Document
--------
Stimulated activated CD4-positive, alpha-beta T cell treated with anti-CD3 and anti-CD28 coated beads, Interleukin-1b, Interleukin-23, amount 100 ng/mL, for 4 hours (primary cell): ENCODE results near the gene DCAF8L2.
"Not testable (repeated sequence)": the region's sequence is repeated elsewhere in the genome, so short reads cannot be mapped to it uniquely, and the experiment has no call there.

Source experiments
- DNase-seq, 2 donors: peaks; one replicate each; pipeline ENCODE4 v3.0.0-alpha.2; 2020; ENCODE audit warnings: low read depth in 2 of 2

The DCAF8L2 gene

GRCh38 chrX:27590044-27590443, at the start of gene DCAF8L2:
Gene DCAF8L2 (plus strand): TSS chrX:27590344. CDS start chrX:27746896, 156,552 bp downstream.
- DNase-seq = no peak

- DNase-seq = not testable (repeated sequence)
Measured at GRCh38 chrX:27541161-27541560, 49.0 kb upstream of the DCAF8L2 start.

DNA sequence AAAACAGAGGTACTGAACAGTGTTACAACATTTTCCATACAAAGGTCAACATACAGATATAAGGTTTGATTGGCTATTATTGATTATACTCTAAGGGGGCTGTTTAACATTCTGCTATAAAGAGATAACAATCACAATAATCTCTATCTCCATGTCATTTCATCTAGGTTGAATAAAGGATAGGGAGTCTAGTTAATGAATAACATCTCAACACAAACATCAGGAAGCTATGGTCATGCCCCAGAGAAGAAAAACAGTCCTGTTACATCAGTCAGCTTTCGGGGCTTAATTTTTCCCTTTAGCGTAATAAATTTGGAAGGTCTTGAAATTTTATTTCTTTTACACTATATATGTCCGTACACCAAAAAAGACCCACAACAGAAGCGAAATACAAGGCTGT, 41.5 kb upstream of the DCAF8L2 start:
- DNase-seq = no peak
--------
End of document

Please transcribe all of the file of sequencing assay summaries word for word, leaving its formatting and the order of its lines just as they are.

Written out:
Stimulated activated CD4-positive, alpha-beta T cell treated with anti-CD3 and anti-CD28 coated beads, Interleukin-1b, Interleukin-23, amount 100 ng/mL, for 4 hours (primary cell): ENCODE results near the gene DCAF8L2.
"Not testable (repeated sequence)": the region's sequence is repeated elsewhere in the genome, so short reads cannot be mapped to it uniquely, and the experiment has no call there.

Source experiments
- DNase-seq, 2 donors: peaks; one replicate each; pipeline ENCODE4 v3.0.0-alpha.2; 2020; ENCODE audit warnings: low read depth in 2 of 2

The DCAF8L2 gene

GRCh38 chrX:27590044-27590443, at the start of gene DCAF8L2:
Gene DCAF8L2 (plus strand): TSS chrX:27590344. CDS start chrX:27746896, 156,552 bp downstream.
- DNase-seq = no peak

- DNase-seq = not testable (repeated sequence)
Measured at GRCh38 chrX:27541161-27541560, 49.0 kb upstream of the DCAF8L2 start.

DNA sequence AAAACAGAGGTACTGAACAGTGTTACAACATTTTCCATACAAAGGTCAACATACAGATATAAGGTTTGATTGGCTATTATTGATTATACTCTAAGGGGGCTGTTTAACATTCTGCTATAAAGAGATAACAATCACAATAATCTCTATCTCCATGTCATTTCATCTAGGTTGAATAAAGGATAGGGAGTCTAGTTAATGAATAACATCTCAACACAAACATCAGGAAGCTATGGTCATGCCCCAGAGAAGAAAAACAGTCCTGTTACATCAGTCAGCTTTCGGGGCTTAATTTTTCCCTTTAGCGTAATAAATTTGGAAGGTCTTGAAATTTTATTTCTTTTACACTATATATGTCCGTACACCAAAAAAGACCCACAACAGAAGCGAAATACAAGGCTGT, 41.5 kb upstream of the DCAF8L2 start:
- DNase-seq = no peak